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Eastwood is the star and director of Gran Torino and proves that this
Hollywood force only gets better by age. The story revolves around Walt
Kowalski, a Korean War veteran who has just recently lost his wife and
it appears his passion for life. Having little time for his children or
grandchildren, his only outlet in life is his 1972 Grand Torino car
which is in immaculate condition and his pet Labrador.
Kowalski is stuck in a different time period as he sees the world pass
him by and he is quite disgusted by the new un-Americanism ideology of
America, especially after he fought for his country and spent decades
working for Ford. To create added duress Kowalski, his neighbourhood is
becoming quite run down due to the changing demographics in the area and
when an Asian family move in next door, he finds it difficult to hide
Kowalski is also being hounded by the local parish priest, a request by
his wife to keep an eye on her husband, however this only compounds his
disgust at the world with this 27-year old virgin attempting to tell him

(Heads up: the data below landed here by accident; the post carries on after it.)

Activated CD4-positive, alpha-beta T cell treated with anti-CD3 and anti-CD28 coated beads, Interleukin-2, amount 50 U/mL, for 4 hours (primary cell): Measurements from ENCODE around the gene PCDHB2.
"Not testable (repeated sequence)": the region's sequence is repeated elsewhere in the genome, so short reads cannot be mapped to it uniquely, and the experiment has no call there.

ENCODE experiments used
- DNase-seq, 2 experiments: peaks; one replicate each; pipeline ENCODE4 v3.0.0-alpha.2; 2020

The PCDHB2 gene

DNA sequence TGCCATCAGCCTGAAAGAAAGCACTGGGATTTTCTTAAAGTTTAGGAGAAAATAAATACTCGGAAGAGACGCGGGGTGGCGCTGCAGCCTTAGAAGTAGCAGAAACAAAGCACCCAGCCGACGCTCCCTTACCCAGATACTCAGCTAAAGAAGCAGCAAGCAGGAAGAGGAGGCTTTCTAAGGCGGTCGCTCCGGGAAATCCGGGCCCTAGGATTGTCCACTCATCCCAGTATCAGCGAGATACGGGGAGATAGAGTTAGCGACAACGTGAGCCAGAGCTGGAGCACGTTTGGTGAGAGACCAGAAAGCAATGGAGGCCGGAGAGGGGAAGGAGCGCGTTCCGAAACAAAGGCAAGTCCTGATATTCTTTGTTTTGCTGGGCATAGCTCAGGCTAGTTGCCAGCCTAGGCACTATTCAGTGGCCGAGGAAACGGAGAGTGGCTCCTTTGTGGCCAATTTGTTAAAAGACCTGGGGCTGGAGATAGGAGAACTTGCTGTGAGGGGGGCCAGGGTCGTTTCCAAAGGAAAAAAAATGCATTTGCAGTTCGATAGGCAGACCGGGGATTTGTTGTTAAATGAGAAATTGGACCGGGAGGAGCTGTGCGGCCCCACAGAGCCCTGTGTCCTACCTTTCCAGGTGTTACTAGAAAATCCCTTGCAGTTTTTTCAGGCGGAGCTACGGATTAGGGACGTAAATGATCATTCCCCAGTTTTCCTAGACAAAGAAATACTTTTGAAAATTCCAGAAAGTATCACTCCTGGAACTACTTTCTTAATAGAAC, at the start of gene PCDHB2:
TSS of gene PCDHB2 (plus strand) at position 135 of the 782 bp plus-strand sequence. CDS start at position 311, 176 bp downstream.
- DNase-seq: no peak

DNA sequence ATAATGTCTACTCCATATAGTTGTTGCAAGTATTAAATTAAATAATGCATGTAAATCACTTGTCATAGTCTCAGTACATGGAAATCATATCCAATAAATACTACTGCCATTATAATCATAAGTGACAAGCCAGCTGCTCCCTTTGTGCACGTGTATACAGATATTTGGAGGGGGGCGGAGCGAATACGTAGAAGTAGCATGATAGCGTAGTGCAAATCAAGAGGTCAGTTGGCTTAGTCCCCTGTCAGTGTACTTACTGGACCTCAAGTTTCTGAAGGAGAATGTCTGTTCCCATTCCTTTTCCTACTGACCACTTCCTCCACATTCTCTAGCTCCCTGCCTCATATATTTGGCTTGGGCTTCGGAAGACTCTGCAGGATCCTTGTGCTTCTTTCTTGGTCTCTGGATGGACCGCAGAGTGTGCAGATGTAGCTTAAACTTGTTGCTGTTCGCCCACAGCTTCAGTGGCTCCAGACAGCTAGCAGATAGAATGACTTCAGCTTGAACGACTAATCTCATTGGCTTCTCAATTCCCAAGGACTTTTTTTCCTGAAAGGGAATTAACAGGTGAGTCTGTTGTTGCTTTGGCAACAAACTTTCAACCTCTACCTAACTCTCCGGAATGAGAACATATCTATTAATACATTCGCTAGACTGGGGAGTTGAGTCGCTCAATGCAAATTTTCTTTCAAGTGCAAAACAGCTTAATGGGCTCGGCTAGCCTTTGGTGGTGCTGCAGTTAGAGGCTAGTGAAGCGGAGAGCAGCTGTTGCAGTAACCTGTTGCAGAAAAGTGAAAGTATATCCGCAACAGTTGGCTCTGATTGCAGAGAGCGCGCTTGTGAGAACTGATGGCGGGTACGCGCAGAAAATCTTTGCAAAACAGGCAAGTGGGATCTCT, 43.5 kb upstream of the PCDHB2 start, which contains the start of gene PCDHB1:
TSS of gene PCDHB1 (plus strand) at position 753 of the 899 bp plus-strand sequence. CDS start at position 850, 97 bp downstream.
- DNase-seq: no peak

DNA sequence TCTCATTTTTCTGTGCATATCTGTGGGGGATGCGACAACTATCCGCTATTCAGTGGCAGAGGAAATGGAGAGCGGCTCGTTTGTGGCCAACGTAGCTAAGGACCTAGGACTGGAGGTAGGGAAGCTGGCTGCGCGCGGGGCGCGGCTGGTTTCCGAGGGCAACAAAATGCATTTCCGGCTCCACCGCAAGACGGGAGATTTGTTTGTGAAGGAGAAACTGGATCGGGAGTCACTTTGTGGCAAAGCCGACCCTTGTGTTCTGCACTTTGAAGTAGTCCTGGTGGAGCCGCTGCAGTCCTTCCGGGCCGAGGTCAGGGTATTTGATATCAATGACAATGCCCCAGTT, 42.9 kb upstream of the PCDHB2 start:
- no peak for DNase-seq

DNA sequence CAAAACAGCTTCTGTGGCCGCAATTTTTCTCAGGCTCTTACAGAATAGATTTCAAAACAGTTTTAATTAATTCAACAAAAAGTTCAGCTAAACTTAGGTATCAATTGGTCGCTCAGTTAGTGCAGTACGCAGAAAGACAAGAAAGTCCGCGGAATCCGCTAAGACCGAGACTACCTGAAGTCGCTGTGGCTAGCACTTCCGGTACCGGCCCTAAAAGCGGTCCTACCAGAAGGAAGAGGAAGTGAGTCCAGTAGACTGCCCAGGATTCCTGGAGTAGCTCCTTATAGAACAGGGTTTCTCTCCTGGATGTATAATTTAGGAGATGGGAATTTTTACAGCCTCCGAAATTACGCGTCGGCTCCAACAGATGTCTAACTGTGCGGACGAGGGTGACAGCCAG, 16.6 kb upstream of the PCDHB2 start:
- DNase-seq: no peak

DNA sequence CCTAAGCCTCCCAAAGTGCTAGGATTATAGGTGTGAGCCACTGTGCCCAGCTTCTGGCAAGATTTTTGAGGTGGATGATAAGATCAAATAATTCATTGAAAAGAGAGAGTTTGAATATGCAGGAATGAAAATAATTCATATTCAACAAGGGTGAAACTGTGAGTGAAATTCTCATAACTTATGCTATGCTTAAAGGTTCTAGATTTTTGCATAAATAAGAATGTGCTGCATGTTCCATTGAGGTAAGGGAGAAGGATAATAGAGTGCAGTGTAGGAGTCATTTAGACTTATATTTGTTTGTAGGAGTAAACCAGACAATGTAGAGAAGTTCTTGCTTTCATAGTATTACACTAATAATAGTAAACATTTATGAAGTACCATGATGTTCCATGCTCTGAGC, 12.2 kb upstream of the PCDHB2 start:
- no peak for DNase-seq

about life and death. Things begin to change for Kowalski when he
catches the teenage son, Thao (Bee Vang) of the Hmong family next door
attempting to steal his car and from here an uneasy friendships occurs.
Unfortunately a spanner is thrown into the works with Thao's cousins
being part of a local Asian gang and when Kowalski attempts to
intervene, a devastating event occurs that causes him to consider the
Eastwood was born to play the role of Walt Kowalski in this gripping and
emotional drama that is a social commentary on ageism, racism and the
collapse of socio-economic disadvantaged neighbourhoods. It's the tale
of one mans redemption and how his narrow and jaded views of society
will be forever questioned and changed.
DVD, the video and audio quality nicely compliment the film with sharp
images, deep black levels and a vibrant colour palette that goes hand in
hand with the Dolby Digital 5.1 Surround Sound. The special features of
Gran Torino are a little lacking, however it does give the viewer a
brief insight into the American car culture and a little about the movie
itself. Commentary by Eastwood would have been quite insightful, however
unfortunately this is nowhere to be seen.
conclusion, Gran Torino is a very moving and gripping drama that will
draw you immediately from the start, even though Kowalski is quite the
racist, however there is something endearing about the character and how
Eastwood portrays him. Bee Vang as Thao also adds to the film as this
young man who is attempting to stay on the straight and narrow, however
will only survive if he has the guidance of Kowalski.
A brilliant drama
that comes highly recommended from Impulse Gamer!
Managing the Wheels: Reflected in American Car Culture
Torino: More then a Car